NAIROBI, Kenya (Morning Star News) – As Kenya comes to grips with the worst attack on its soil since the 1998 bombing of the U.S. Embassy in Nairobi, survivors revealed grim details of last week’s Islamic extremist assault.
Separating out Christian students from Muslims, members of Somalia’s rebel Al Shabaab killed 148 people on Thursday (April 2) and wounded 104 at Garissa University College in northeastern Kenya, sources said. The gunmen first targeted a chapel service where Christians had gathered for prayer at 5 a.m., area church leaders told Morning Star News.
The assailants sprayed them with bullets, killing 22 students. A female student and member of the East Africa Pentecostal Church (EAPC) lay in a pool of blood among the bodies, feigning death.
“One terrorist picked up a call from a phone on a dead body close by, and he said that they were continuing to kill their children, and that they need to know that Garissa is for Muslims only,” Millicent Murugi told a Morning Star News source.
Those killed at the chapel were five members of the EAPC, six Roman Catholics, five Anglicans, four members of the Africa Inland Church, church leaders said. The church affiliation of two others has not been established, they said.
Another Christian survivor, Esther Kawira of the EAPC, verified statements that the assailants targeted Christians.
“Bullets missed me narrowly as I fled for my life while the terrorists were separating Muslims from non-Muslims before gunning down the Christians,” she told a Morning Star News source.
Family and friends who lost loved ones wept as they gathered in Chiromo Mortuary in Nairobi to identify and receive bodies. On Tuesday (April 7), hundreds of mourners gathered at Nairobi’s Uhuru Park, placing 147 crosses into the ground. A later tally said 148 had been killed besides four assailants; the onslaught reportedly took the lives of 142 students, three security officers and three university security personnel.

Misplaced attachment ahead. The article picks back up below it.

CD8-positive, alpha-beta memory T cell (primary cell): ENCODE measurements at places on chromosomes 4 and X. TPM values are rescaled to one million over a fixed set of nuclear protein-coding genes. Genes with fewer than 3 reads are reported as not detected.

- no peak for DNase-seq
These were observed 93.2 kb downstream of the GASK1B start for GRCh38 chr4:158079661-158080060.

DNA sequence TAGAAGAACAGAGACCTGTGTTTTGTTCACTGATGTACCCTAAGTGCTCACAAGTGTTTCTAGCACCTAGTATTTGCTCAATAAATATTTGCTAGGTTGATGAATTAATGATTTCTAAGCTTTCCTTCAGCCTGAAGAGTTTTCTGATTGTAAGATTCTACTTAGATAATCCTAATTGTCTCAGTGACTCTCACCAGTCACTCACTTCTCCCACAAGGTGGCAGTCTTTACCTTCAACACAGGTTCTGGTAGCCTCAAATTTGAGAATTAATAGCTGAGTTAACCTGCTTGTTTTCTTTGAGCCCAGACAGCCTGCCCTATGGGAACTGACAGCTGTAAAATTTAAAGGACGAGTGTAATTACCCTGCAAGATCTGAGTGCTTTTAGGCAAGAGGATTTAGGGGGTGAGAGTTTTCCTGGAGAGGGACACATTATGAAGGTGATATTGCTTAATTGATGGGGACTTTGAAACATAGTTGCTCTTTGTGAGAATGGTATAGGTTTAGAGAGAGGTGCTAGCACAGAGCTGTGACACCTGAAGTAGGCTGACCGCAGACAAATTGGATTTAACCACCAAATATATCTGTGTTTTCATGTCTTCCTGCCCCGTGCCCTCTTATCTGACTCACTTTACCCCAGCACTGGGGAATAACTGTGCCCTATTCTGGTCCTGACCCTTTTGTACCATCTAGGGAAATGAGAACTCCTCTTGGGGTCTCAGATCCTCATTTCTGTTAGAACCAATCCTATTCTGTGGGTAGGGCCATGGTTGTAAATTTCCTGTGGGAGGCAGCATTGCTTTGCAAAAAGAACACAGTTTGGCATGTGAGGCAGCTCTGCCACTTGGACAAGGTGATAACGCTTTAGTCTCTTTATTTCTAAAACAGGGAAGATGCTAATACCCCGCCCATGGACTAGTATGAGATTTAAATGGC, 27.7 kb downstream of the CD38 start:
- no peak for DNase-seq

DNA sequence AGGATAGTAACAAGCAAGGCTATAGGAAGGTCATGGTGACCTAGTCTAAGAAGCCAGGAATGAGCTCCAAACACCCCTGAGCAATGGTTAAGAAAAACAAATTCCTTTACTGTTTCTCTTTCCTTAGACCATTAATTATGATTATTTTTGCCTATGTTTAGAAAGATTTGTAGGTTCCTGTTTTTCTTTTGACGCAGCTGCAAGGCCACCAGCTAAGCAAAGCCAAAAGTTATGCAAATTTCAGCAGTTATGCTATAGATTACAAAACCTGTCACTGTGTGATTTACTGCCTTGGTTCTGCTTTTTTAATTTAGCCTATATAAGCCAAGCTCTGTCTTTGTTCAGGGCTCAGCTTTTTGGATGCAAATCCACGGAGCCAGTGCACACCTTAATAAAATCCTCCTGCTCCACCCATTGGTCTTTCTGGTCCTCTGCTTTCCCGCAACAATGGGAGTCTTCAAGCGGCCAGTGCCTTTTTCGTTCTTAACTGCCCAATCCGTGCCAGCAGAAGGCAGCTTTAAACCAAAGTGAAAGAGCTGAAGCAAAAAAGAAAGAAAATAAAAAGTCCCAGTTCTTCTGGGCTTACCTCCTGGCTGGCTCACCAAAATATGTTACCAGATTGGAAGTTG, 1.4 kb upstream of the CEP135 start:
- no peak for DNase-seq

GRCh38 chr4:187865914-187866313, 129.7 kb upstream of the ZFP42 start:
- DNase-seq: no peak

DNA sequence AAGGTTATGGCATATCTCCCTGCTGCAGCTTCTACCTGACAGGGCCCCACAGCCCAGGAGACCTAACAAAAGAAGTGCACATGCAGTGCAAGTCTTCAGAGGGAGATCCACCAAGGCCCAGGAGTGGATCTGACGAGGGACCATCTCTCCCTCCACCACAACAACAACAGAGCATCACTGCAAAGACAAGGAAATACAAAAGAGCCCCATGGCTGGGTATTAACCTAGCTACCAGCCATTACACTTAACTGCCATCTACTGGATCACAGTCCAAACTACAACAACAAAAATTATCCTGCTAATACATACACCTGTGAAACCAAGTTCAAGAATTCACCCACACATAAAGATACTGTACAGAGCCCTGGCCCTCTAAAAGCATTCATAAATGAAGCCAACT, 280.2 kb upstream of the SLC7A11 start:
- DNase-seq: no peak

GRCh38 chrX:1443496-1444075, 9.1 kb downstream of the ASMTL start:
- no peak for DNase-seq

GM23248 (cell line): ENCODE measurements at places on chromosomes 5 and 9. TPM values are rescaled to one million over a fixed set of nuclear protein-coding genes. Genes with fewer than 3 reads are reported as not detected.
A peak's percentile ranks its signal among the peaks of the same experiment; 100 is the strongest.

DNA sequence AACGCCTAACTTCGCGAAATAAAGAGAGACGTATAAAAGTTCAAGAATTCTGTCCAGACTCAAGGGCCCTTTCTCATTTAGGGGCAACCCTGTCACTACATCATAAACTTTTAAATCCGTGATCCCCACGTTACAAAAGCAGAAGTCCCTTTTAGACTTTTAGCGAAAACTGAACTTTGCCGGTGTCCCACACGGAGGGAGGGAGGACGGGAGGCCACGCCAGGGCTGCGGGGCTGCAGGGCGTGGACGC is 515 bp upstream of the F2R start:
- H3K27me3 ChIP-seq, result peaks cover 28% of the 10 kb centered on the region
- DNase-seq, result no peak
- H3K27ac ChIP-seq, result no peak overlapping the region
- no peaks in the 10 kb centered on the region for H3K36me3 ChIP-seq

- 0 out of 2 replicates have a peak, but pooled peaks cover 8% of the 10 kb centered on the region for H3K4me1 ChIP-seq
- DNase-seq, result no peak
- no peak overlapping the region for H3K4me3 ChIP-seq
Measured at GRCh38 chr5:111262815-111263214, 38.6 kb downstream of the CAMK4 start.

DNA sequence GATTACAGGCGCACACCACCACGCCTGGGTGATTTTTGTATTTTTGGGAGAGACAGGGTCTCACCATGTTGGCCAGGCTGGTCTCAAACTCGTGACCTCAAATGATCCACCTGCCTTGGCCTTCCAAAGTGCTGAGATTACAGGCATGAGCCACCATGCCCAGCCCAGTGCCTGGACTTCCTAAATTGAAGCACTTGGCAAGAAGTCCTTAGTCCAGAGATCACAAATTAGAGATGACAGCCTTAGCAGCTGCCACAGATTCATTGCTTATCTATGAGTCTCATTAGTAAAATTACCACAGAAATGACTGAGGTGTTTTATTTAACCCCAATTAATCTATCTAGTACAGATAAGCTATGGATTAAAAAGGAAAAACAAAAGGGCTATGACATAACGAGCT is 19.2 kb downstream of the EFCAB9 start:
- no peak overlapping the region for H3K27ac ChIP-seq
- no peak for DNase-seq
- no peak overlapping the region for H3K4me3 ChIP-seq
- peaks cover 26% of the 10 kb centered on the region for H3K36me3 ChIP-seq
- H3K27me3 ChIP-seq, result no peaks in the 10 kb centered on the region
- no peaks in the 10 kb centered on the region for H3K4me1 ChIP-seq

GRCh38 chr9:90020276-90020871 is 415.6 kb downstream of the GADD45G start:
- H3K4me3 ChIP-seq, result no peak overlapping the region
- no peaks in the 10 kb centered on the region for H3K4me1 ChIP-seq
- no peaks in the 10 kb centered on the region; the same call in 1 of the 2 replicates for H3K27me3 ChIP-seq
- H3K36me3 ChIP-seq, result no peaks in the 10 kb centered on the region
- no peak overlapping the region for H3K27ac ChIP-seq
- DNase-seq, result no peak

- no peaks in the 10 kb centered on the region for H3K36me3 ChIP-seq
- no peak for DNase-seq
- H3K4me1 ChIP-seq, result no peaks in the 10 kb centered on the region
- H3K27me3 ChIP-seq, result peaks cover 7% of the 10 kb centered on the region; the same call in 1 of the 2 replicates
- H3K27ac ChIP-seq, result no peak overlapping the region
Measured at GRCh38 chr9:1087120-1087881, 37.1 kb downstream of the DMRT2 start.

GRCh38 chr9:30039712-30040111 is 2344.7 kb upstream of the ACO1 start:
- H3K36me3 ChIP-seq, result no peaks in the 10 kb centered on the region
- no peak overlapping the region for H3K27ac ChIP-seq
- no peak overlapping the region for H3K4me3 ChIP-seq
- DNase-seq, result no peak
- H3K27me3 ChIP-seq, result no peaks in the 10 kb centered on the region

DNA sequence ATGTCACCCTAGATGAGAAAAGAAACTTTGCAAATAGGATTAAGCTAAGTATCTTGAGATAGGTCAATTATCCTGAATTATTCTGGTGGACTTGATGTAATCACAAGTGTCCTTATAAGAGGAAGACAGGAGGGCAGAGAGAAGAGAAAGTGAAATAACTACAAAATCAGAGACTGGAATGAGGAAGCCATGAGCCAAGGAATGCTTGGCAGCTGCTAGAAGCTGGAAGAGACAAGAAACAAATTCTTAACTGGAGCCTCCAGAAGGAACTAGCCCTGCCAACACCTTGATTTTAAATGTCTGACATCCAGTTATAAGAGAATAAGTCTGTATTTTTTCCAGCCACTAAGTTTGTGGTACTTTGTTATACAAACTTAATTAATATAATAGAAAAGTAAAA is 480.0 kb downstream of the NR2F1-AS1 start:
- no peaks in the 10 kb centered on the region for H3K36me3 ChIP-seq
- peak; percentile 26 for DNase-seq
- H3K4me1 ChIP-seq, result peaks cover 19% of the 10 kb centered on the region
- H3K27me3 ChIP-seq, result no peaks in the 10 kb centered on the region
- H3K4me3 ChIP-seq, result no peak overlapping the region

Kenyans created the hashtag #147notjustanumber to share photos and comments about the victims on Twitter.
“We need to talk about the bright futures cut short,” said vigil organizer Boniface Mwangi, according to CNN. “Today’s meeting will be a calling to say, ‘We need to remember the 147; they are not just a number.’ We are trying to avoid remembering these people as just a number.”
On Saturday (April 4), several students were rescued inside a university building as they hid above a ceiling, a church leader told Morning Star News.
Representatives of Al Shabaab, which has ties to Al Qaeda, said the attacks came in retaliation for Kenya’s involvement in helping the Somali government fight the Al Shabaab insurgency. The rebels also oppose education for women.
Al Shabaab militiamen or their sympathizers have carried out several attacks on Kenyan soil the past two years; it took responsibility for killing four Christians on March 17 in Wajir, and another on March 15 in Mandera, in northeastern Kenya.
The Garissa attack caused greater loss of life than Al Shabaab’s assault on the Westgate Shopping Mall on Sept. 21, 2013, which killed at least 67 people, with dozens still unaccounted for. The assailants killed those they could identify as non-Muslims.
The Muslim population of Kenya is about 8 percent, according to Operation World.
In 2011 Kenya joined African Union forces battling the Al Shabaab insurgents after a series of Somali attacks on tourists and other targets in northern Kenya, and since then Al Shabaab has carried out several retaliatory attacks on Kenyan soil.
Airstrikes on Monday (April 6) against Al-Shabaab training camps in Somalia were reportedly part of ongoing operations and not in retribution for last week’s attack in Garissa.
Kenya’s Interior Ministry has identified Mohamed Mohamud, a senior Al Shabaab leader, as the organizer of the attack and has offered a reward of 20 million Kenyan shillings (US$215,000) for information leading to his capture. Mohamud reportedly heads up external operations against Kenya and commands a border militia.
Also involved in the attacks, authorities said, is Abdirahim Abdullahi, a Kenyan-Somali and the son of a government chief in Mandera in northern Kenya.
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